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Remembering what we lost

    This is the award-winning front page my newspaper colleagues put out on Sept. 12, 2001 in an all-hands-on-deck team effort that many are still talking about today on Facebook.  I was working on the TV side of the street at the time, having yet to "cross over" to print. In fact, that's where I was when the second plane hit, standing in the control room where I could see the horror happen on numerous monitors, as if one haunting image wasn't enough.
   So much has changed since then. Not only on a macro, i.e. world, level, but in my own professional microcosm. Most of my fellow reporters who covered the events of Sept. 11 have gone separate ways, leaving journalism for other, more stable professions. Newspapers are mere shadows of their former selves, with page counts that are, too often, laughably pathetic.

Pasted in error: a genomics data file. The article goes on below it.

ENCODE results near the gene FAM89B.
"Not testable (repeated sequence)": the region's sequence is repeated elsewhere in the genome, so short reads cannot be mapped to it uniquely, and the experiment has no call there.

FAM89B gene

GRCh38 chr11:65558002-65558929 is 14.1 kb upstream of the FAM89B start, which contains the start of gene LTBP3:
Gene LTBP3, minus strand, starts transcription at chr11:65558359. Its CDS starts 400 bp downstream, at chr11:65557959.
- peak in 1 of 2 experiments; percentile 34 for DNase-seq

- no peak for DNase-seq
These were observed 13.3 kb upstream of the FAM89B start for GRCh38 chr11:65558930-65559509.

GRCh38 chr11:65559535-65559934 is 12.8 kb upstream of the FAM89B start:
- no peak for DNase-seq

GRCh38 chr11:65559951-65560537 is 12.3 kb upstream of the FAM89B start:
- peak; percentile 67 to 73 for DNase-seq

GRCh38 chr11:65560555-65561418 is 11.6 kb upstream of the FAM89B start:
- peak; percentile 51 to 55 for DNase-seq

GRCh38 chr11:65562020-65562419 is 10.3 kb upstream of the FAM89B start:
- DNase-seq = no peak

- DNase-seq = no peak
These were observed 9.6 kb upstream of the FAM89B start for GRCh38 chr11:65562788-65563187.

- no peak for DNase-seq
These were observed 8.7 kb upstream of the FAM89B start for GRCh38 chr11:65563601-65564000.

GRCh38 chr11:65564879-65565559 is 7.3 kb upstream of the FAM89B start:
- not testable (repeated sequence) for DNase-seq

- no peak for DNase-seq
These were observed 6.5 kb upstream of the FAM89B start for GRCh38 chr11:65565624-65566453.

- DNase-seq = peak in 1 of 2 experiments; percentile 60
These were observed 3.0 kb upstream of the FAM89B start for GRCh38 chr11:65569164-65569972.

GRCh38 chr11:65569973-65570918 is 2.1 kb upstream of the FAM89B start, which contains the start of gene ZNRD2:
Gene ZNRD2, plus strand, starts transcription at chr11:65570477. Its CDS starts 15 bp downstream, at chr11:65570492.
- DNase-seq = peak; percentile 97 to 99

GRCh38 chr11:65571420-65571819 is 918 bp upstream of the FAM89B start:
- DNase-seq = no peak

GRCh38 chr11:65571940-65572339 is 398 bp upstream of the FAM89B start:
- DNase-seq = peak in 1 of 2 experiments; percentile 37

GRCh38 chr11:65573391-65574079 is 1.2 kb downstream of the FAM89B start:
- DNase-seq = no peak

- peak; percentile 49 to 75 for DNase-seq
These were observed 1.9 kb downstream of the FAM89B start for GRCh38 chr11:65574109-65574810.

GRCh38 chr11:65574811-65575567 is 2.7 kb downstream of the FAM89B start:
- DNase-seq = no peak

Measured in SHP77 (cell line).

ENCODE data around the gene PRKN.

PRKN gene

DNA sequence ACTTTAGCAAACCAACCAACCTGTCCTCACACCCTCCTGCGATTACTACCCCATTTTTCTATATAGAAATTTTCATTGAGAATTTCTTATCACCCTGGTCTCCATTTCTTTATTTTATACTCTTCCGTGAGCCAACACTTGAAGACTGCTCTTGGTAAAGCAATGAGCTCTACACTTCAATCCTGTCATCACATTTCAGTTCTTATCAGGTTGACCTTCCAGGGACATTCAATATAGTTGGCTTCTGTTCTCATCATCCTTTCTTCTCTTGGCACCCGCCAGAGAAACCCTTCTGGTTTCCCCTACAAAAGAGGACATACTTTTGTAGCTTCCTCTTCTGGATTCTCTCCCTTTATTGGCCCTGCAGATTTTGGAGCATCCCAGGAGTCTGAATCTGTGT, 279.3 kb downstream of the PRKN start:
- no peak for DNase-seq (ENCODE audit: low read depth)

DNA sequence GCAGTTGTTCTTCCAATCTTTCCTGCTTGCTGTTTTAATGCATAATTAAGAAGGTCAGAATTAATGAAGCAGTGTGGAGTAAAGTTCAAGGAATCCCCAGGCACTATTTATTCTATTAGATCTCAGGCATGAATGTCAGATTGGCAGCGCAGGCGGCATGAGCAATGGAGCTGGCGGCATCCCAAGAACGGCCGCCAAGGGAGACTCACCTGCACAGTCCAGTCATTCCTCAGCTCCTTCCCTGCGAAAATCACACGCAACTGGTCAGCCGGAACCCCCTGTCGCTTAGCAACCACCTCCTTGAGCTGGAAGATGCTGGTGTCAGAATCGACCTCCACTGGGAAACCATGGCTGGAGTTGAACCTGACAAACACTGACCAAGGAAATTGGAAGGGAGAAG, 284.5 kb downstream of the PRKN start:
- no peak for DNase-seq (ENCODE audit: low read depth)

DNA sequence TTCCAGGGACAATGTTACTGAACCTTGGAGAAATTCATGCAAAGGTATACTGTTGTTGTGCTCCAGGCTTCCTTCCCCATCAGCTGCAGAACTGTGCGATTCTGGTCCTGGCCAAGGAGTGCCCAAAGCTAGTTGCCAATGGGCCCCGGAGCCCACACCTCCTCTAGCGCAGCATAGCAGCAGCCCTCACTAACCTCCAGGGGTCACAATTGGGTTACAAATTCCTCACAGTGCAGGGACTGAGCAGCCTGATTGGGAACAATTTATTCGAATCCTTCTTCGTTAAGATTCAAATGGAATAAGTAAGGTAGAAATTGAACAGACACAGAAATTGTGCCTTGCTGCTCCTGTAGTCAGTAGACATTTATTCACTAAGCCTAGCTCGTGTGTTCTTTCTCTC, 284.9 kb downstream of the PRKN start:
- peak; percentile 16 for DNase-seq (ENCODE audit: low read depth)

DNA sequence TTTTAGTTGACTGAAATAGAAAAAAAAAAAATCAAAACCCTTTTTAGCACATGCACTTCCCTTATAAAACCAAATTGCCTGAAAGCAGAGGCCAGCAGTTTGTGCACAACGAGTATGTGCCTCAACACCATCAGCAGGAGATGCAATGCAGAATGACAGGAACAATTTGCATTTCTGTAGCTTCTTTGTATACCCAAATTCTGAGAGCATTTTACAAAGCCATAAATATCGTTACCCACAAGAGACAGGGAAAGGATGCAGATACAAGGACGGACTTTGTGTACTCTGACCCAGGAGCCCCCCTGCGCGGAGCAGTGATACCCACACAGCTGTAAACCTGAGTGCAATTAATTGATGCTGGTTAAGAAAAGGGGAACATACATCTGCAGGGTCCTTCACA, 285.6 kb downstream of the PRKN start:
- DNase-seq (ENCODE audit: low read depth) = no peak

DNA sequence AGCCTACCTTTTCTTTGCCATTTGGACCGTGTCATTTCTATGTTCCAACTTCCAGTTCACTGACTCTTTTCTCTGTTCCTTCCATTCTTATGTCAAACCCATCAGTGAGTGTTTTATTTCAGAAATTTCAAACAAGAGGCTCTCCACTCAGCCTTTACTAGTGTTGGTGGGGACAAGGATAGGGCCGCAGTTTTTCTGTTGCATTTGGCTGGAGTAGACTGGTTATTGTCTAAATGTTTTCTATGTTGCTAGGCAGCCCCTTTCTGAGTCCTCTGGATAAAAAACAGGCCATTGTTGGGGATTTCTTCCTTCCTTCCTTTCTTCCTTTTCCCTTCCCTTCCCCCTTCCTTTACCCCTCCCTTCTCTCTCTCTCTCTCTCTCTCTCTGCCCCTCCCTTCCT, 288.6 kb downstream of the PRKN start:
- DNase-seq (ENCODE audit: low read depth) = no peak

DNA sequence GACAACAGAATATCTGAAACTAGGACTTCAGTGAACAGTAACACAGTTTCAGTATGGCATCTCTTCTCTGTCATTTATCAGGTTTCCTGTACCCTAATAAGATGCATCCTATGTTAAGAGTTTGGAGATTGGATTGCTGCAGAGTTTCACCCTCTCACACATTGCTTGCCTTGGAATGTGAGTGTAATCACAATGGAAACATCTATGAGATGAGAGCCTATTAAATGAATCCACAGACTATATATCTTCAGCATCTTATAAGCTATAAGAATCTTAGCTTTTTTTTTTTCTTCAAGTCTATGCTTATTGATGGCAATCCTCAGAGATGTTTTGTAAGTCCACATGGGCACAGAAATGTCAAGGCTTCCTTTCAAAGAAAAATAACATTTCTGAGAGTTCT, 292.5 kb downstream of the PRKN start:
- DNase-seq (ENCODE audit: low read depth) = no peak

Today, my heart is heavy remembering the lives lost in the worst American tragedy of my lifetime, and the subsequent decline of newspapers. I miss the way they were. I miss the way we were.

Comments

Nebraskim said…
As a former newspaper reporter, I completely agree with your sadness over the loss of the profession, Cathy. It's equally pathetic in local TV news now. Both our local stations and I suppose most now, have pared down to maybe one director or producer, no camera operators, and it's all remotely controlled by the anchors, who preload camera cues, etc. into a computer before the cast. But if something goes wrong, it's just a cascade of a disaster and trying to do a live breaking news cast is almost impossible. And then they wonder why no one watches, or if they do watch, it's for the humor of watching a train wreck.
Cathy Hamilton said…
Agreed, Kim. My former TV station is down to a skeleton crew and relying on way too much nat'l news when, back in the day, our advantage was being "uberlocal." So sad.

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